The 16-year-old Amos Yee was back in court today (21 Apr) for a bail review. He had been in remand since last Friday (17 Apr), after no bail was posted for him following a pre-trial conference that day.

Amos appeared in court handcuffed just after 4pm, and looked calm.

Three lawyers, Alfred Dodwell, Chong Jia Hao and Ervin Tan, have stepped forward to tell the court that they would be acting for Amos on pro-bono. Mr Dodwell said a bailor was on the way to help bail Amos out.

Amos’ parents as well as few other members of the public were also in court. Those who were in court today said that they were there to show moral support for the teen.

Amos was arrested on 29 Mar and charged on 31 Mar, after posting a video he had uploaded to YouTube, that celebrated the death of Singapore’s first Prime Minister Lee Kuan Yew. The 8-minute-long video included remarks about Christianity that some people found insensitive.

The 3 charges against Amos were under Section 298 and Section 292(1)(a) of the Penal Code, as well as Section 4(1)(b) of the Protection from Harassment Act:

Penal Code

Uttering words, etc., with deliberate intent to wound the religious or racial feelings of any person

298. Whoever, with deliberate intention of wounding the religious or racial feelings of any person, utters any word or makes any sound in the hearing of that person, or makes any gesture in the sight of that person, or places any object in the sight of that person, or causes any matter however represented to be seen or heard by that person, shall be punished with imprisonment for a term which may extend to 3 years, or with fine, or with both.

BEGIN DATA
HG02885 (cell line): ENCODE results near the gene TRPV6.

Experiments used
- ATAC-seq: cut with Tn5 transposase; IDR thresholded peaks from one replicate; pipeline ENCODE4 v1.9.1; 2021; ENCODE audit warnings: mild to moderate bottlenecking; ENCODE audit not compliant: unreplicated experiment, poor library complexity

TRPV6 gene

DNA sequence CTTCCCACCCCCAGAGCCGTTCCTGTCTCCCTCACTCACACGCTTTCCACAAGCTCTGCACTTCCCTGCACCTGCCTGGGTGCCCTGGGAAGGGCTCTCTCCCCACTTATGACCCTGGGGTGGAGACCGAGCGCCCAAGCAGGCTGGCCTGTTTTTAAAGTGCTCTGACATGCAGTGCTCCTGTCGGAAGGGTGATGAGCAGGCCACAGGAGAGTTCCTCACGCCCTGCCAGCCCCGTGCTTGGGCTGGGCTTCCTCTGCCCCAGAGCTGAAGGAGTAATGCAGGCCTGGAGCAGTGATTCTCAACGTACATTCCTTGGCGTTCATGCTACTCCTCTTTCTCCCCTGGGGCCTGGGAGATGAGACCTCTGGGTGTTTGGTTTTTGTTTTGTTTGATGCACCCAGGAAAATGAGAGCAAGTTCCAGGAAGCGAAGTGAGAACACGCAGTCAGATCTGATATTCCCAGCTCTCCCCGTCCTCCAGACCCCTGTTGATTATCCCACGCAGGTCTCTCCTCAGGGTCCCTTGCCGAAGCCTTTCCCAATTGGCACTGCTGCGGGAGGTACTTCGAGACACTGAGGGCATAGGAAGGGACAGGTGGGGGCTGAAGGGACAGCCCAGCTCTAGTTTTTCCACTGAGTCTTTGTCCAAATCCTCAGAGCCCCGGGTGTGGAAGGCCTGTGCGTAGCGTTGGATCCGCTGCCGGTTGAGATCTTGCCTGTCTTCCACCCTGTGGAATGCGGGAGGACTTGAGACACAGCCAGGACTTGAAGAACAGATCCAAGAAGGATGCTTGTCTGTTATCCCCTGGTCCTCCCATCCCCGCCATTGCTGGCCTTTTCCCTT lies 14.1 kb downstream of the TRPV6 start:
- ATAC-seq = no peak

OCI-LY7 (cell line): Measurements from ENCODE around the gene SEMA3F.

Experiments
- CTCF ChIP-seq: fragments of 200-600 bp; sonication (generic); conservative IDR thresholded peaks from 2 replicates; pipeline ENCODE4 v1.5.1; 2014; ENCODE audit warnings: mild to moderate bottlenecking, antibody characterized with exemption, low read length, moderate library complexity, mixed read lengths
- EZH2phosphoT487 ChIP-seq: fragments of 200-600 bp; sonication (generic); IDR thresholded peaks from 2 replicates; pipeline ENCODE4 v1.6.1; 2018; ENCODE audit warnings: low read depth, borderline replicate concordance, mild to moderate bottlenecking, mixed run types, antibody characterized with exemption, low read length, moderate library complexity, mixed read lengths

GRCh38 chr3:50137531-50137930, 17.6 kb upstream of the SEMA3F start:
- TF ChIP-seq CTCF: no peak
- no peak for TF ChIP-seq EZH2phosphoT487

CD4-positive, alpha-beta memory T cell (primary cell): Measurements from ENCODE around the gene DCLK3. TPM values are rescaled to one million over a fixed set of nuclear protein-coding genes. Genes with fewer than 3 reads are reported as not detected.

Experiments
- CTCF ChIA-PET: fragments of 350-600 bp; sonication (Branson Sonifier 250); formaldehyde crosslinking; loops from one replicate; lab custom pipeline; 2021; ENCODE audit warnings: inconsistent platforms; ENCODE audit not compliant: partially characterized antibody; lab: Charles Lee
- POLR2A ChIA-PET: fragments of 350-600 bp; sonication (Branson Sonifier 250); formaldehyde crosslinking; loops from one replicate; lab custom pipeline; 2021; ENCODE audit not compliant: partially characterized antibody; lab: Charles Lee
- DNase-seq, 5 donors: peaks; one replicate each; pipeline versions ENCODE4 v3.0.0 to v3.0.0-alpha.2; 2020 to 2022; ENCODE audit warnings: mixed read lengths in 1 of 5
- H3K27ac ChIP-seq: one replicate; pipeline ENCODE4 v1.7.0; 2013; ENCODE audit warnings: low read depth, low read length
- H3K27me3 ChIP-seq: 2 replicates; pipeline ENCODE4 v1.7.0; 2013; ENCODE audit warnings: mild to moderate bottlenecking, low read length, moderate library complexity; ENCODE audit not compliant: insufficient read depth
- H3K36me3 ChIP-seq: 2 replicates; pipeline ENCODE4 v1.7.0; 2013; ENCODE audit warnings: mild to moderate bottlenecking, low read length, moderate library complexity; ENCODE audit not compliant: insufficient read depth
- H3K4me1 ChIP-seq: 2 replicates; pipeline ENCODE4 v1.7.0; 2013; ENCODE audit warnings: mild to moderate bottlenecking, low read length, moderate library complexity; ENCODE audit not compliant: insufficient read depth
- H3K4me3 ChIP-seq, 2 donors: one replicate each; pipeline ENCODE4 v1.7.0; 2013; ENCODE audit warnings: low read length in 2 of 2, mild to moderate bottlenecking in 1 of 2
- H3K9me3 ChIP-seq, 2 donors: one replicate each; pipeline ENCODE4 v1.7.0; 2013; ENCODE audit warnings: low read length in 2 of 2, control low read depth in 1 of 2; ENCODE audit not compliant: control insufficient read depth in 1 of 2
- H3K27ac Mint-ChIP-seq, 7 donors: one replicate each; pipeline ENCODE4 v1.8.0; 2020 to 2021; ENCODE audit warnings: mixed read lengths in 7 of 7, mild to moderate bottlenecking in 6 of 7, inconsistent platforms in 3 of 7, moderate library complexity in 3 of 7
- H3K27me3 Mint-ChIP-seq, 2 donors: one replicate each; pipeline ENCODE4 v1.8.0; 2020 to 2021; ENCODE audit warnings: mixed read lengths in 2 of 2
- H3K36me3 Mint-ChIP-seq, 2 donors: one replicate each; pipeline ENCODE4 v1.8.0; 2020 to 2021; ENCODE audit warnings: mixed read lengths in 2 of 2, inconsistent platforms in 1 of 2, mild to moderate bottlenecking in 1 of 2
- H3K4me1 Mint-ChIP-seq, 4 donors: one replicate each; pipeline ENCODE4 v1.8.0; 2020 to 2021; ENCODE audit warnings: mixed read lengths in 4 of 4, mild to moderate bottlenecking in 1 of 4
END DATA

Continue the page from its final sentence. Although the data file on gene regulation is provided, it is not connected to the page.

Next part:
Sale of obscene books, etc.

292. (1) Whoever –
(a) sells, lets to hire, distributes, transmits by electronic means, publicly exhibits or in any manner puts into circulation, or for purposes of sale, hire, distribution, transmission, public exhibition or circulation, makes, produces, or has in his possession any obscene book, pamphlet, paper, drawing, painting, representation or figure, or any other obscene object whatsoever;

shall be punished with imprisonment for a term which may extend to 3 months, or with fine, or with both.

Protection from Harassment Act (2014)

Harassment, alarm or distress

4. (1) No person shall by any means –
(a) use any threatening, abusive or insulting words or behaviour; or
(b) make any threatening, abusive or insulting communication,
which is heard, seen or otherwise perceived by any person (referred to for the purposes of this section as the victim) likely to be caused harassment, alarm or distress.

(2) Any person who contravenes subsection (1) shall be guilty of an offence and, subject to section 8, shall be liable on conviction to a fine not exceeding $5,000.

For the Protection from Harassment Act charge, Amos’ video allegedly “contained remarks about Mr Lee Kuan Yew which was intended to be heard and seen by persons likely to be distressed” by the clip, according to the charge sheet. The video, called “Lee Kuan Yew Is Finally Dead!”, had been viewed more than 680,000 times before it was taken down.

His arrest has also made global headlines.

One person who was upset with the teenager for creating the video is Telok Blangah grassroots leader Jason Tan. In a Facebook post, Mr Tan threatened to cut off the teenager’s penis and “put it in his mouth” (

A letter was subsequently sent to the People’s Association (PA), which oversees all grassroots organisations in Singapore, about Mr Tan’s posting. There has been no response from the PA thus far and Mr Tan has since deleted his Facebook page.

The pre-trial conference has been now set on 30 Apr.

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